Joe Valverde holds up the high school diploma he received after five decades.
It may have taken 56 years, two wars and five children for him to do it, but Tucumcari resident Joe Valverde finally got his high school diploma — at age 73.
“I made the military my career,” Valverde said, “and I never finished high school.”
Although one cannot say he did not try. Living in Tucumcari at age 16, Valverde said he was attending high school classes all day while working the 10 p.m. to 6 a.m. shift at Lins Café. He
said he recalls little of high school except he was tired.
“I was fortunate I had two teachers — one was Mrs. Hall who taught English and the other was Mr. Robertson who worked at the First National Bank at that time; they used to emphasize English and math. That was the only two hours I was alert (through the school day).”
In addition to fatigue, he said the school issue came down to money.
“People think public school is free. It’s not free. I was working hard to turn around and buy this, buy that,” Valverde said, adding he finally dropped out of high school during the Christmas holidays of 1948 and joined the Army on Jan. 6, 1949.
When asked why he so clearly recalls the date, Valverde responded, “I remember because I was underweight. I signed up on January 3 and they kept me for three days to fatten me up. They kept feeding me all these bananas. Oh my God, I must have eaten 100 bananas.”
His military career ended up taking him far from bananas. He met his wife early in his military life and ended up not only being stationed in Italy and Japan, but being sent to the wars in Korea and Vietnam.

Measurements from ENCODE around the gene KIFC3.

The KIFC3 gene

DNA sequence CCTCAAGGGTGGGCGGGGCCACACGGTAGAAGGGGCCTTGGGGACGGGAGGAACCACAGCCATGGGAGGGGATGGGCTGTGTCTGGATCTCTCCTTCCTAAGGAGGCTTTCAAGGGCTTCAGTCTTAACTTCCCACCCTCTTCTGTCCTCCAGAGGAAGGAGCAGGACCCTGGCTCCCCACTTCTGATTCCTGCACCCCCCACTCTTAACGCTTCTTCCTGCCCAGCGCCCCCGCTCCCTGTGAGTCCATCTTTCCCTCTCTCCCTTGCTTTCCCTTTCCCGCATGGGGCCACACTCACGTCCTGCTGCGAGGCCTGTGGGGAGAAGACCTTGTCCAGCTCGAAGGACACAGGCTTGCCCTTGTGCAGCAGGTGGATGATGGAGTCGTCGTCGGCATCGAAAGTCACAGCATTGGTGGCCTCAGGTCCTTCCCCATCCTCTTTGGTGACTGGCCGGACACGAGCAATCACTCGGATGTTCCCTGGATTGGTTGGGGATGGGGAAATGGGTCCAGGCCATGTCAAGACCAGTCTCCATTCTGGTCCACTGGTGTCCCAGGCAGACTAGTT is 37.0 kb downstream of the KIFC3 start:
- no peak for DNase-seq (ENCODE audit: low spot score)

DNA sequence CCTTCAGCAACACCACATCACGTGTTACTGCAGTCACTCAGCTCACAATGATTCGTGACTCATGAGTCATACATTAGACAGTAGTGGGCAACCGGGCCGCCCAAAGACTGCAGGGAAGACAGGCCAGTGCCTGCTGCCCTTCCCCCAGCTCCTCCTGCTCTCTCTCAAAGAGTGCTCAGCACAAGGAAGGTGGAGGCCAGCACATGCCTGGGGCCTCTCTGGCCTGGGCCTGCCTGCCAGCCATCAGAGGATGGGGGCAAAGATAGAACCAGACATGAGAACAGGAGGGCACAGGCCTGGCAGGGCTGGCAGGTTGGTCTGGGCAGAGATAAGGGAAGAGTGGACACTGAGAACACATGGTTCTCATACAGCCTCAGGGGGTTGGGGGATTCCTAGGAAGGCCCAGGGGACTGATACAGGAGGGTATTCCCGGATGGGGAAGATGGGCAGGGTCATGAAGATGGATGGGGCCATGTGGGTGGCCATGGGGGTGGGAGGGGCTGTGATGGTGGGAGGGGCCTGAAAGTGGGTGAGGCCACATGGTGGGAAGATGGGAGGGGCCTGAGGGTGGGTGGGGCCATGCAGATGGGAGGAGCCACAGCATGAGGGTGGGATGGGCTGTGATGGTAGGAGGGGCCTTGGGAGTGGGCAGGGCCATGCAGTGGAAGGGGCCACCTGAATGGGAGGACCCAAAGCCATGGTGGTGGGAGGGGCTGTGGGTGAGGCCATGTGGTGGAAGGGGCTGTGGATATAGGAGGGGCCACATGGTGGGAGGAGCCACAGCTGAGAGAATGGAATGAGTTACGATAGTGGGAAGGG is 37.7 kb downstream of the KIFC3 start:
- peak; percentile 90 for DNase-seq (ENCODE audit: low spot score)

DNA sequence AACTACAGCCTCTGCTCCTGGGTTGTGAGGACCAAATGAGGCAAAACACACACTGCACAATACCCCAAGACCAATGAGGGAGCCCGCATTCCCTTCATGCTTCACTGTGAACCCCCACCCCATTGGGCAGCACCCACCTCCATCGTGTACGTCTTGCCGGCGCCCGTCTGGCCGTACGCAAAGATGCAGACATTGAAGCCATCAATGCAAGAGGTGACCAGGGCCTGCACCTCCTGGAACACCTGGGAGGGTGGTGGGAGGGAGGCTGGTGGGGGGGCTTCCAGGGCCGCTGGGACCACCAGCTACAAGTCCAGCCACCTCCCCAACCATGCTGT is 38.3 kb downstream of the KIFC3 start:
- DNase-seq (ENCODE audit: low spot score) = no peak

“It was worse than they say,” Valverde said, adding he prefers not to recall those days. “Only two good things happened in Korea and Vietnam,” Valverde said. “I met another individual from Tucumcari at the Punchbowl (a battlefield) in Korea. The second thing was Cunto Montano, he was also from Tucumcari. I met him in Vietnam.”
Valverde said his other overseas time with the Army — in Europe and Japan — was quite a bit more pleasant to recall. After all, he said his youngest son was born in Italy and his oldest daughter, as he puts it, “was made in Japan.”
Although he said he saw Rome, he saw the Orient, he retired from the Army, engaged in an Army training program and sold life insurance and cars and actually held a General Equivalency Diploma (GED) since 1949. Valverde said it continued to irk him that he never got his diploma.
“I always encourage my children to continue to read and get an education,” Valverde said. “I saw them advancing so much, I though I might go ahead and get my own diploma. I never stopped reading — I just wanted something more formal (than the GED) to make it official.”
And official the diploma became, complete with a blue leather folder from Tucumcari High School and a graduation date of May 27, 2005.
Although his diploma is dated last May, Valverde said he did not go pick it up until just recently. And when he did, he said it made him shiver with giddiness.
“I only had that feeling only one other time in my life,” he said. “That’s when I got married.”
Valverde said he was also hoping to take part in the 2006 graduation ceremonies.
Tucumcari High School Principal Susan Montoya said she is amenable to the idea and arrangements may be made.
In addition to taking part in the ceremony, Valverde said he would also be interested in speaking at a school assembly.
“Maybe one word that I say may help children stay in school,” Valverde said, “show them how important it is to get a high school diploma.”